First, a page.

For decades, the tobacco industry was undefeated in court. Smokers or their next of kin would creep onto the witness stand, looking pathetic, only to have a jury of their peers kick them unceremoniously to the curb. Juries--which are made up of everyday people like you and me--had little patience for the argument that cigarette manufacturers should be held responsible for an individual's decision to smoke.
But opinions changed when defense attorneys uncovered evidence that the tobacco industry had known for decades that its products were unsafe, that it lied to the public and to legislators, that it spiked its products with nicotine knowing that nicotine is addictive, and that it deliberately aimed its marketing efforts at children. Jurors may believe that individuals must accept responsibility for their decision to smoke, but they also held Big Tobacco accountable for its decision to deceive. Responsibility is a two-way street.
The same process might eventually catch up to gun manufacturers. It is hard to disagree with the industry's contention that it cannot control or be held responsible for the things criminals decide to do. In the California case, a disgruntled businessperson named Gian Luigi Ferri walked into a San Francisco office building with a TEC-DC9 military assault pistol in July 1993 and began firing at random, killing eight people before he killed himself. OK. So the man was crazy.
But in dismissing the case, the California Supreme Court based its decision on a hastily passed law that specifically protects gun manufacturers from product-liability lawsuits. "[W]e are not insensitive to the terrible tragedy that occurred on July 1, 1993, or the devastating effect of Ferri's rampage on his victims and their loved ones," the court majority wrote. "But the legislature has set California's public policy regarding a gun manufacturer's liability under these circumstances. Given that public policy, plaintiffs may not proceed with their negligence claim."
In essence, then, we are right back where we began--trying to find a way to bypass all those politicians with lint in their hair.
According to the Violence Policy Center, a national gun-control advocacy group, the firearms industry and the National Rifle Association have launched a major campaign to inoculate gun makers from liability lawsuits. One effort focuses on moving such cases from local courts to state courts, another on moving them from state to federal courts. A third line of attack is pushing to outlaw such cases entirely. In short, anti-gun-control forces are trying to keep the evidence away from people like you and me by any means necessary.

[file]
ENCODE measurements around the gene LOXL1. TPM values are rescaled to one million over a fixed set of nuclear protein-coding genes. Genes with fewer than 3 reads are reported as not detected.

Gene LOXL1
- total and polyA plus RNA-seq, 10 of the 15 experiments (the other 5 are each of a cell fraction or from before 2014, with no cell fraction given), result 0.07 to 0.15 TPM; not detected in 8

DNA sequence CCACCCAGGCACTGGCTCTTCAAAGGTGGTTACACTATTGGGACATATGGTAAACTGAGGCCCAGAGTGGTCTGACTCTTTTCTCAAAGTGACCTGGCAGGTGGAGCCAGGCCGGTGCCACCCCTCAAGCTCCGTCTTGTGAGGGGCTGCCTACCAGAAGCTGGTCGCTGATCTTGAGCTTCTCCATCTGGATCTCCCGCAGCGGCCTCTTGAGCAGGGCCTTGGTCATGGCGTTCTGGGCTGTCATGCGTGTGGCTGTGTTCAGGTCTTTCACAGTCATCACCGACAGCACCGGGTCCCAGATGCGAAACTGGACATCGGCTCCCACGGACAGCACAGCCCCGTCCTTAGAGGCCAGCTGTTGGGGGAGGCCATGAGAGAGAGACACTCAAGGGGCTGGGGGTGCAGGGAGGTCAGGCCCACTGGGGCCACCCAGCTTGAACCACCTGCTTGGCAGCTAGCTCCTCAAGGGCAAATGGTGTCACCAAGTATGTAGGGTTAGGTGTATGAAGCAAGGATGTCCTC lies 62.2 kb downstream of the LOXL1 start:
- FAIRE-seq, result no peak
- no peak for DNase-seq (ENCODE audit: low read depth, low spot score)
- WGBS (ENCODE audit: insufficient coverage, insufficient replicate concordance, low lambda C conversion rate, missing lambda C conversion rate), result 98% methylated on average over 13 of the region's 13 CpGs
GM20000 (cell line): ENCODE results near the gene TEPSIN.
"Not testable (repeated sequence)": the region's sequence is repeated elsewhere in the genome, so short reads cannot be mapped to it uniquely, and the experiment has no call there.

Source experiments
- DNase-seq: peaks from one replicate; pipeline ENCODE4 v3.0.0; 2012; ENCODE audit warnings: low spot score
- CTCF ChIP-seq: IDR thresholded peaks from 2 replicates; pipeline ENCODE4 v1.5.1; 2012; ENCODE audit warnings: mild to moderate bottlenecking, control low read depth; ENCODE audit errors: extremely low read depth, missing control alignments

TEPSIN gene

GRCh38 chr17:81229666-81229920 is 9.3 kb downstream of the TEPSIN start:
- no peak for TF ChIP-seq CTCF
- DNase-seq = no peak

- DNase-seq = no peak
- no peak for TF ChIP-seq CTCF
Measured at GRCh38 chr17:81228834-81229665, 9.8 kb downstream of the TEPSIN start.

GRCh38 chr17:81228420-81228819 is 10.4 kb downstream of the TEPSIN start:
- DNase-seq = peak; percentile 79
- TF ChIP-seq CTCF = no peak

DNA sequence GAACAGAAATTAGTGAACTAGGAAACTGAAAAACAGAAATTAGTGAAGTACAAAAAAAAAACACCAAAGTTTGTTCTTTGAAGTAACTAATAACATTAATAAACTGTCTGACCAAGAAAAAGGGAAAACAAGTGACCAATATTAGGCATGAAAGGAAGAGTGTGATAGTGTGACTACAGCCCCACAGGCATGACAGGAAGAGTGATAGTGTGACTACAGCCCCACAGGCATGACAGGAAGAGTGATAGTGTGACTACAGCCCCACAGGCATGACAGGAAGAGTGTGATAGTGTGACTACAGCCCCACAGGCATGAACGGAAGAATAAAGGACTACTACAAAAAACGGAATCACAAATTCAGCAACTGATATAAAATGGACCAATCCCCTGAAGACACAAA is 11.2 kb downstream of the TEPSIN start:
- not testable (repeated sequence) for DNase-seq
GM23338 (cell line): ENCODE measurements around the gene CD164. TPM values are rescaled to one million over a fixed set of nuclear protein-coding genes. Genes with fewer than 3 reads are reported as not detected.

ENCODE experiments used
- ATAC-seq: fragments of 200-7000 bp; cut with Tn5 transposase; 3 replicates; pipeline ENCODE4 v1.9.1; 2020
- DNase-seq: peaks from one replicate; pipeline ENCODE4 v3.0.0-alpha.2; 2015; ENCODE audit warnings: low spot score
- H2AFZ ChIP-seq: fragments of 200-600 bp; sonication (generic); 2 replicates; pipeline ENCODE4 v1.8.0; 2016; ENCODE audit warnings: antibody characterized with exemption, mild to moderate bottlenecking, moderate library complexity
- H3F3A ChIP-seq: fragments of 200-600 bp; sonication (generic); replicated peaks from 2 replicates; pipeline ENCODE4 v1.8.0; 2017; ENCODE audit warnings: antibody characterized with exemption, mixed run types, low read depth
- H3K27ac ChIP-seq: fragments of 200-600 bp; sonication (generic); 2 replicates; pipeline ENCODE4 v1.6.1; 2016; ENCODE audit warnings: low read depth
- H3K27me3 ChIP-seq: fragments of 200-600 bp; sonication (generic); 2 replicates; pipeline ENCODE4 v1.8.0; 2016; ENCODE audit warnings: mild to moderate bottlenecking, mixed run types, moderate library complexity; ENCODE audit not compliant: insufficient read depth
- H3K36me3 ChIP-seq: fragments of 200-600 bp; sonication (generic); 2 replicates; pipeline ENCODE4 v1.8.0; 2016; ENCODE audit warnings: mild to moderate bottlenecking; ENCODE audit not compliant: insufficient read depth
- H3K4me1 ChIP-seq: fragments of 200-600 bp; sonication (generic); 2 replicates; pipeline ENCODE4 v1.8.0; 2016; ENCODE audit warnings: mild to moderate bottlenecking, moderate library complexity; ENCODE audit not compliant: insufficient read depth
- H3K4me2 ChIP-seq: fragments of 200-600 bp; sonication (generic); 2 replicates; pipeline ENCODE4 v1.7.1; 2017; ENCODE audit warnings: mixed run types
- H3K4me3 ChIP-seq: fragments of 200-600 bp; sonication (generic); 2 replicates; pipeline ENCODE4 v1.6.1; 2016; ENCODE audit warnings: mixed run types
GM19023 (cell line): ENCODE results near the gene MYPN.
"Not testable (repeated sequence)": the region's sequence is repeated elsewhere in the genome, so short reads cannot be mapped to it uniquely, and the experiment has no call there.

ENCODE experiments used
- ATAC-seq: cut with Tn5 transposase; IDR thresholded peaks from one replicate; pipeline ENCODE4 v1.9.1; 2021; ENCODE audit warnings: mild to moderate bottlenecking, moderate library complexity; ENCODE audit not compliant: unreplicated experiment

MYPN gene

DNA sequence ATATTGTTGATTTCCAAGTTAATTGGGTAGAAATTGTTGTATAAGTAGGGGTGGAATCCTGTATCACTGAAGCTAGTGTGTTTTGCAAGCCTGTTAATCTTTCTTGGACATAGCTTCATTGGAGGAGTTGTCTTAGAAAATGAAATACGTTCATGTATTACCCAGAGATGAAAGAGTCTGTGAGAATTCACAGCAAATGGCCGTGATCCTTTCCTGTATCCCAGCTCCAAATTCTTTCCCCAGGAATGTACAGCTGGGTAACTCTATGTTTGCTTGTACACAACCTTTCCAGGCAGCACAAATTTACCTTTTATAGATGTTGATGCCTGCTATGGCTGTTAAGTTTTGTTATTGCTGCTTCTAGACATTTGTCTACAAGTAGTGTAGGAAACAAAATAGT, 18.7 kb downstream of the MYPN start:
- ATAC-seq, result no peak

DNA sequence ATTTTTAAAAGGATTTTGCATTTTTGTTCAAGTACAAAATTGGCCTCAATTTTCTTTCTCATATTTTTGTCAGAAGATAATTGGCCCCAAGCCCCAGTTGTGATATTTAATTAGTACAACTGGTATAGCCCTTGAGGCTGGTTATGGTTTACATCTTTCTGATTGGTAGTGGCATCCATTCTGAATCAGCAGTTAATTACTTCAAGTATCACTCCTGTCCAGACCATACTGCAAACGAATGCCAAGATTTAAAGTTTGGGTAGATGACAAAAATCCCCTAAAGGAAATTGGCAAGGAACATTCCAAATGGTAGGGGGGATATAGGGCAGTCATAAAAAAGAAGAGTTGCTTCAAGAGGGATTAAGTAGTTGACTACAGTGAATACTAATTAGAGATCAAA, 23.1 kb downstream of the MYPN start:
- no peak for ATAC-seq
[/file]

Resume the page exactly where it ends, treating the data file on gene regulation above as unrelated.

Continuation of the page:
And what might that evidence reveal? Well, gun-control advocates allege that the firearms industry deliberately manufactures lethal weapons knowing that those weapons will not be used for hunting, collecting, or sport, but for crime. They allege that the industry produces more of those weapons than the legal market can absorb, again knowing that the excess will be distributed through the underworld. They allege that the industry conspires to make those weapons available in and around urban communities, where the industry's own marketing data reveal that there are comparatively few collectors and hunters but a surplus of criminals. And they allege that the industry has rejected gun locks and other safety features that might be acceptable to honest collectors because the criminal market would find them inconvenient.
The firearms industry claims that it is innocent. It claims that it keeps pumping out assault pistols and Saturday-night specials in good faith, trusting that only honest men and women will buy them. The fact that its products somehow, miraculously, find their way into the hands of bad people causes industry executives endless sorrow, or so they say.
As a matter of law, the burden of proof would be on the plaintiffs. And the history of tobacco litigation suggests that jurors, being men and women of good sense, are going to demand solid, indisputable proof that gun-control advocates' charges are true.
On the other hand, the history of tobacco litigation also reminds us that big businesses usually leave a paper trail when they make decisions--marketing studies, flow charts, sales analyses, and lots and lots of memos. There are almost always disgruntled minions itching to blow the whistle and guilt-ridden executives aching for the chance to unburden their consciences. If the charges are true, determined attorneys are bound, sooner or later, to bring that truth to light.
Gun makers, the NRA, and puppet politicians would do almost anything to stifle litigation before a tidal wave of revelations turns public opinion against them. Pious, self-righteous hypocrites that they are, they believe that responsibility and accountability are words that apply only to other people. Victims are responsible for their actions, never the perpetrators.
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